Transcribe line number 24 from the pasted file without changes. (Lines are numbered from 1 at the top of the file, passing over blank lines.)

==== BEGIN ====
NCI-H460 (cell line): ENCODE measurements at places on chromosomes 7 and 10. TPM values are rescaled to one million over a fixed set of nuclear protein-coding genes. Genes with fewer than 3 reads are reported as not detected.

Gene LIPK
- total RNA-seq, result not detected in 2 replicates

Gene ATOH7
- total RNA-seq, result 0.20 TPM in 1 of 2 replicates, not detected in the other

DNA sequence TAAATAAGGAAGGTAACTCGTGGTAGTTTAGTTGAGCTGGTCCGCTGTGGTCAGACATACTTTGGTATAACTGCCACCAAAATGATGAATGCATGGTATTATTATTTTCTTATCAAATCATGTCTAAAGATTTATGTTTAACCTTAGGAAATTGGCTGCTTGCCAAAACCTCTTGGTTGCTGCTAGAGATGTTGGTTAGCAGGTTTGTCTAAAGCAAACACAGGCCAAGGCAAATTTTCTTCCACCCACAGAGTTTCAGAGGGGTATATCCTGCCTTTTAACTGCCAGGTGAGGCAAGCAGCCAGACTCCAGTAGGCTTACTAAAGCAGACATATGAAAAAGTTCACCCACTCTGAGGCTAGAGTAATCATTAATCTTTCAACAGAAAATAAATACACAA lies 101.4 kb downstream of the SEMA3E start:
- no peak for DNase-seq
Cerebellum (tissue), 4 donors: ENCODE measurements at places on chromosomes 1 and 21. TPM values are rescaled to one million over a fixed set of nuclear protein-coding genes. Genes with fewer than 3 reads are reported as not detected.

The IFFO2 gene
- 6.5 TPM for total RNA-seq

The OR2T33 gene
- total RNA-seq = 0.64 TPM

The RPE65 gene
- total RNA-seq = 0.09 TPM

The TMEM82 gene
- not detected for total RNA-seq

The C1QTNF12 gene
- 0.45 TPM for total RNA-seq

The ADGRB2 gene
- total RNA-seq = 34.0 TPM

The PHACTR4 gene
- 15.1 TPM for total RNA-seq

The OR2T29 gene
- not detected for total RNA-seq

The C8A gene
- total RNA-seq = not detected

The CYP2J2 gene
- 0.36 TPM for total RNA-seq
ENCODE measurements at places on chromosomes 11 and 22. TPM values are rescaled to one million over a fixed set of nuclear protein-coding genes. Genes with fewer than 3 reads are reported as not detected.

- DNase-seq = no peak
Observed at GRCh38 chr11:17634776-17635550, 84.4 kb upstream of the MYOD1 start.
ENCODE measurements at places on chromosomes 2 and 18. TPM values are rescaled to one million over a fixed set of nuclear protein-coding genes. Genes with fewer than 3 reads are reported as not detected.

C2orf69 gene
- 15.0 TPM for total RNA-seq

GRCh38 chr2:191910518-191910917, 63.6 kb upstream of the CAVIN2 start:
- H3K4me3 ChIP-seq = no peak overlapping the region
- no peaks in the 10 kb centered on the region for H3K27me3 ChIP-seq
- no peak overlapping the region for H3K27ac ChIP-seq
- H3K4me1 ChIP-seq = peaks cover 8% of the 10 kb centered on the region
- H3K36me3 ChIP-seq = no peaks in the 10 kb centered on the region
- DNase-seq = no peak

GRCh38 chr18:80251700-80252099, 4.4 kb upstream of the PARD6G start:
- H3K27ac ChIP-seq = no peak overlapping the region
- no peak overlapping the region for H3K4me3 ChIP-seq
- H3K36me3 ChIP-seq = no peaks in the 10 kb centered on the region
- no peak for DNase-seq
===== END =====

- not detected for total RNA-seq